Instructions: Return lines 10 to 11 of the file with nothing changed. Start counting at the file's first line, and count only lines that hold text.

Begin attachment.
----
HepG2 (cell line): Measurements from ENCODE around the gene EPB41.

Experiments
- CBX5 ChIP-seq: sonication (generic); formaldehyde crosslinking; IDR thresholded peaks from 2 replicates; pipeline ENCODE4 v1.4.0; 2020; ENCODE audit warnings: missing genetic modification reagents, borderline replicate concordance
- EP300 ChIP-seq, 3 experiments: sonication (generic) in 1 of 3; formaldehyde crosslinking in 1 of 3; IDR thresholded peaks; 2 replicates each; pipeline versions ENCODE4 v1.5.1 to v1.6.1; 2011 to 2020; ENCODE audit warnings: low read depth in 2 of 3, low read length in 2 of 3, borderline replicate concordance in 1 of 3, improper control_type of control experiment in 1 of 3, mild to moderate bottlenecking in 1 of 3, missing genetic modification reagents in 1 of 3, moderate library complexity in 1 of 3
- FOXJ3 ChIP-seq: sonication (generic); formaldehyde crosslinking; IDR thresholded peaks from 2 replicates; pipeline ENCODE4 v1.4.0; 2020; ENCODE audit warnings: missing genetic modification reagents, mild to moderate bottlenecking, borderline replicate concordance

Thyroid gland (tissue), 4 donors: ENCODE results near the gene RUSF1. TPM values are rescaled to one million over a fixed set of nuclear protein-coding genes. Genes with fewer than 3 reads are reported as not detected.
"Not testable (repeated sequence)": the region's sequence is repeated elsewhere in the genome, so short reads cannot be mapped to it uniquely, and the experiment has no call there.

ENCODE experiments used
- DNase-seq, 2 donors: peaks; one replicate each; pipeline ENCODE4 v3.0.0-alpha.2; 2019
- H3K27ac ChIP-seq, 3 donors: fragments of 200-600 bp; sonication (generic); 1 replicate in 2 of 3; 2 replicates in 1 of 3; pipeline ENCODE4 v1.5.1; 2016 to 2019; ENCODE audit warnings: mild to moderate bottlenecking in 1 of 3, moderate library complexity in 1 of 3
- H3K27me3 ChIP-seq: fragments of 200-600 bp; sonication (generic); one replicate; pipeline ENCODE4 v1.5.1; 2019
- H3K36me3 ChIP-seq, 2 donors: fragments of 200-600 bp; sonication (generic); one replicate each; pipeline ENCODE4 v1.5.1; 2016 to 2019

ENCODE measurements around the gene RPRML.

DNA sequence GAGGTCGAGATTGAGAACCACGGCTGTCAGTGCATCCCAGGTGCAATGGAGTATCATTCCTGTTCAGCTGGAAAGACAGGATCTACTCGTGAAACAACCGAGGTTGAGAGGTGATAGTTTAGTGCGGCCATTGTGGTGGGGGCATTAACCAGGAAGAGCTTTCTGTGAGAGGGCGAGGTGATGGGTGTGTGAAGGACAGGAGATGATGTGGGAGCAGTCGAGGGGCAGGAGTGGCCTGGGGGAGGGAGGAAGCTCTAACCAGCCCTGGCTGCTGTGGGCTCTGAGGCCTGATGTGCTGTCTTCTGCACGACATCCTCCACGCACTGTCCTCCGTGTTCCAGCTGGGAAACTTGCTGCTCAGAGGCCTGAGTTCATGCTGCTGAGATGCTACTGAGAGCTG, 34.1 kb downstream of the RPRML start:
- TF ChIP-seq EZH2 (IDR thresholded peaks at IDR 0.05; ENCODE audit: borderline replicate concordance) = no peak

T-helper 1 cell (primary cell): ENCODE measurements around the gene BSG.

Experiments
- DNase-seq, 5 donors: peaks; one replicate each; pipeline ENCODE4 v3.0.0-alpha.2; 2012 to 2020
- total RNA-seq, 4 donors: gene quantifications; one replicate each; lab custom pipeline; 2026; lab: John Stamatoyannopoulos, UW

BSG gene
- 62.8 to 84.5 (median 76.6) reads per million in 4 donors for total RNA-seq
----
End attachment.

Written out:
- H3K27ac ChIP-seq, 3 donors: fragments of 200-600 bp; sonication (generic); 1 replicate in 2 of 3; 2 replicates in 1 of 3; pipeline ENCODE4 v1.5.1; 2016 to 2019; ENCODE audit warnings: mild to moderate bottlenecking in 1 of 3, moderate library complexity in 1 of 3
- H3K27me3 ChIP-seq: fragments of 200-600 bp; sonication (generic); one replicate; pipeline ENCODE4 v1.5.1; 2019